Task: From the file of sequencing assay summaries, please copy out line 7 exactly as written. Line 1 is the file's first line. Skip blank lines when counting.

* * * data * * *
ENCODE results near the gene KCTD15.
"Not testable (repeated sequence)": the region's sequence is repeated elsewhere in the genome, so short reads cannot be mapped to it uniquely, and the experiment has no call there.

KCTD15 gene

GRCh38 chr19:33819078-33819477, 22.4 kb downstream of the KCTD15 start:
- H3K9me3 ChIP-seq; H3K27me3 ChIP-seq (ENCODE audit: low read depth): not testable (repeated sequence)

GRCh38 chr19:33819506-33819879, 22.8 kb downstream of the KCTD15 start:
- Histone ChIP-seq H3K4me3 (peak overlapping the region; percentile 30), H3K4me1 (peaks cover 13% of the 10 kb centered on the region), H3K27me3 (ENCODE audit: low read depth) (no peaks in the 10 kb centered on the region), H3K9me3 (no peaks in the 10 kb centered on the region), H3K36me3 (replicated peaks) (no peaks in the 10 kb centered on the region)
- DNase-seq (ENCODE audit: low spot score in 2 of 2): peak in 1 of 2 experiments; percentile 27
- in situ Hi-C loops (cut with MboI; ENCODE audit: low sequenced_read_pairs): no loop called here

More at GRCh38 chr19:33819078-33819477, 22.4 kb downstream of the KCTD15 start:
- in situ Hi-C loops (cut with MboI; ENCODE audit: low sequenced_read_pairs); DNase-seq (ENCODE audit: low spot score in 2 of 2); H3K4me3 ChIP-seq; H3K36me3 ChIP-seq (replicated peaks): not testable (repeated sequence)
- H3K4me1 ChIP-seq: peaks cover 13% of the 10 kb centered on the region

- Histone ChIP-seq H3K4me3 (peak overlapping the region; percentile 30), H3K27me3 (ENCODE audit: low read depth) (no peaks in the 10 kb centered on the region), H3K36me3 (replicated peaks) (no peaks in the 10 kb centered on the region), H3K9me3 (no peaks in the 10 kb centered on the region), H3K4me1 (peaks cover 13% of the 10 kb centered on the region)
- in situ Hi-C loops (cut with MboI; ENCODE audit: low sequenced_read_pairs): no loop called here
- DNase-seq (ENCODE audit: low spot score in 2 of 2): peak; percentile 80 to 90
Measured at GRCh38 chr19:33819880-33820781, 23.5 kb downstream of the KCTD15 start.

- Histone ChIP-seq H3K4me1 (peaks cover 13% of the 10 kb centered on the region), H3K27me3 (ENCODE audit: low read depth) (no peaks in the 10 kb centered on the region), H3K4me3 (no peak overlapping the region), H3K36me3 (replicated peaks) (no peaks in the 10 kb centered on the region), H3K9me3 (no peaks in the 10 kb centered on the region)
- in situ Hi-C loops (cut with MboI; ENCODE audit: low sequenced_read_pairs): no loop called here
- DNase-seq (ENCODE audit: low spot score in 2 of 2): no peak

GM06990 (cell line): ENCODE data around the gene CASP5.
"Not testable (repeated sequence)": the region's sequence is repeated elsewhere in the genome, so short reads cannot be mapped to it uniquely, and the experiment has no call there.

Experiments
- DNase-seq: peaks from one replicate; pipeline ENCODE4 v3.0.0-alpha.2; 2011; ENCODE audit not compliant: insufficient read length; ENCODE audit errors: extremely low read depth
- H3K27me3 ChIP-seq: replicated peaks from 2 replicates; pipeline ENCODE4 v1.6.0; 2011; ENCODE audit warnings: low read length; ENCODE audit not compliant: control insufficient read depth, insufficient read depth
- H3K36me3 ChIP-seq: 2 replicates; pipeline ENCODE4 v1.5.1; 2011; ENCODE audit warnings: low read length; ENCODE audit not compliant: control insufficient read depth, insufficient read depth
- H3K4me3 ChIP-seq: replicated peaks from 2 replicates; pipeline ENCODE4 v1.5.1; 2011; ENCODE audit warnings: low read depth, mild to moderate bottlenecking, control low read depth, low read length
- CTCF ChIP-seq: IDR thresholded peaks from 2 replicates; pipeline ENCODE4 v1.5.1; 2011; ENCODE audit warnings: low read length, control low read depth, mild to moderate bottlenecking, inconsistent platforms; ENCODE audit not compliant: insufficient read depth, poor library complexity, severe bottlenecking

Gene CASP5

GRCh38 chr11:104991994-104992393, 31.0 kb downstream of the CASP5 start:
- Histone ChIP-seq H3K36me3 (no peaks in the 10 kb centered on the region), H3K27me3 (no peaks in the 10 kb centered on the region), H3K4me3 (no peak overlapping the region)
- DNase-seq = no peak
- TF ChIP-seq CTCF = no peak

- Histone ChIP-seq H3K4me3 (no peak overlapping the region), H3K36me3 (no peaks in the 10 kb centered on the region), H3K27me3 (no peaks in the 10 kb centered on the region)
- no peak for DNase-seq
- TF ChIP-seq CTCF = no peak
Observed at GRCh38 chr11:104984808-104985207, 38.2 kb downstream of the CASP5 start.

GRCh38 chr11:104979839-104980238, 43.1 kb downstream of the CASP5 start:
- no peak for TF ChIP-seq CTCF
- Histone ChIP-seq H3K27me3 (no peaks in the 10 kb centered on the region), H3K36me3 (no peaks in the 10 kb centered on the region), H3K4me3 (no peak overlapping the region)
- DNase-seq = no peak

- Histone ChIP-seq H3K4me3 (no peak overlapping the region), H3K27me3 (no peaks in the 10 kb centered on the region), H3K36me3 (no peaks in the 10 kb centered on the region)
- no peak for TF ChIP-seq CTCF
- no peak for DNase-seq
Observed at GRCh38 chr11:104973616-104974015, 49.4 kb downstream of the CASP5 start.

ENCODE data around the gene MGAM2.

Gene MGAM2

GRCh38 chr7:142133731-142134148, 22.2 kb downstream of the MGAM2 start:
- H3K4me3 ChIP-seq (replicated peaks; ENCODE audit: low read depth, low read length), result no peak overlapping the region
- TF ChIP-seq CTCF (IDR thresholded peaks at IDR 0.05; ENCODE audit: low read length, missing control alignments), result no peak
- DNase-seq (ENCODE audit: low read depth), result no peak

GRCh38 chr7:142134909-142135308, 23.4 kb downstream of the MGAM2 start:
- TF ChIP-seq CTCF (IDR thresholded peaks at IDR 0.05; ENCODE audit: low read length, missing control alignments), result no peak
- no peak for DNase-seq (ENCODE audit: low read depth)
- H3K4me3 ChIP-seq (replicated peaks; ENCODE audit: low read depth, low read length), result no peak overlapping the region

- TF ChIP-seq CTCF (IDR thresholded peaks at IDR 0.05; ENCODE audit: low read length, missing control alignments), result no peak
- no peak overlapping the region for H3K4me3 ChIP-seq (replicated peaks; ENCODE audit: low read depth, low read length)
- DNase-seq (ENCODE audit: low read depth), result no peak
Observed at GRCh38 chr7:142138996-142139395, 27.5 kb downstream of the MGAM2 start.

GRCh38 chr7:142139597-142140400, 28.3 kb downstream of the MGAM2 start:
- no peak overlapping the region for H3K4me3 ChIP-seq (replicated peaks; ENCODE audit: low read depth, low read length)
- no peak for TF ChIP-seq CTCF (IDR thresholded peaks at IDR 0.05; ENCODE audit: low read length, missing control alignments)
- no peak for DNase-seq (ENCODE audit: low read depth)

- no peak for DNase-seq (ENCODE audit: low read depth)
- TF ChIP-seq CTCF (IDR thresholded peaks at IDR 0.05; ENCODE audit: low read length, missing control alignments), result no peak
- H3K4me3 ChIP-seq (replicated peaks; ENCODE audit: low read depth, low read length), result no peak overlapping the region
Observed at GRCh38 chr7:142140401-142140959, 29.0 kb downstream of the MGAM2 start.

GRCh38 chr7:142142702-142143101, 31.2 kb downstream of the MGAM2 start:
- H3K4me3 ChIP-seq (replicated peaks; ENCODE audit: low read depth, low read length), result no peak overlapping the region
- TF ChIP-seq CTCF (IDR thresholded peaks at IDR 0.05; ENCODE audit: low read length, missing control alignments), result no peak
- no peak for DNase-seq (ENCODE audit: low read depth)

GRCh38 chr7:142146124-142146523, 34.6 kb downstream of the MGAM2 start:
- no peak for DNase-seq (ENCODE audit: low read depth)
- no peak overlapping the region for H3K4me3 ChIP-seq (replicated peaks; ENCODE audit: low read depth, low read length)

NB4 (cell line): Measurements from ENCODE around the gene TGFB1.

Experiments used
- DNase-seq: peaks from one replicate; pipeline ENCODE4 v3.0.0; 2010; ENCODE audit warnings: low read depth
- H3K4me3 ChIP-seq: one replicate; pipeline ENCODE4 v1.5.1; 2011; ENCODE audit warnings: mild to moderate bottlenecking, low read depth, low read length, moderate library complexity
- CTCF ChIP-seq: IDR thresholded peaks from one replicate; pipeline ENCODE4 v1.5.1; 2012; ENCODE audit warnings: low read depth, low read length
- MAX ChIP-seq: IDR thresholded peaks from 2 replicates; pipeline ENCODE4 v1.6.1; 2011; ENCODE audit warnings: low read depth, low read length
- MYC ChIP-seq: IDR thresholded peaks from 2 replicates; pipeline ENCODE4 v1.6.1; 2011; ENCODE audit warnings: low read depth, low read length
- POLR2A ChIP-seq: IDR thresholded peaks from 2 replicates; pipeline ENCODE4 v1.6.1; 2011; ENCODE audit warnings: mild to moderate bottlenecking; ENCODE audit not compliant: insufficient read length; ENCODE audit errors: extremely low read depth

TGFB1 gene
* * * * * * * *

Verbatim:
- Histone ChIP-seq H3K4me3 (peak overlapping the region; percentile 30), H3K4me1 (peaks cover 13% of the 10 kb centered on the region), H3K27me3 (ENCODE audit: low read depth) (no peaks in the 10 kb centered on the region), H3K9me3 (no peaks in the 10 kb centered on the region), H3K36me3 (replicated peaks) (no peaks in the 10 kb centered on the region)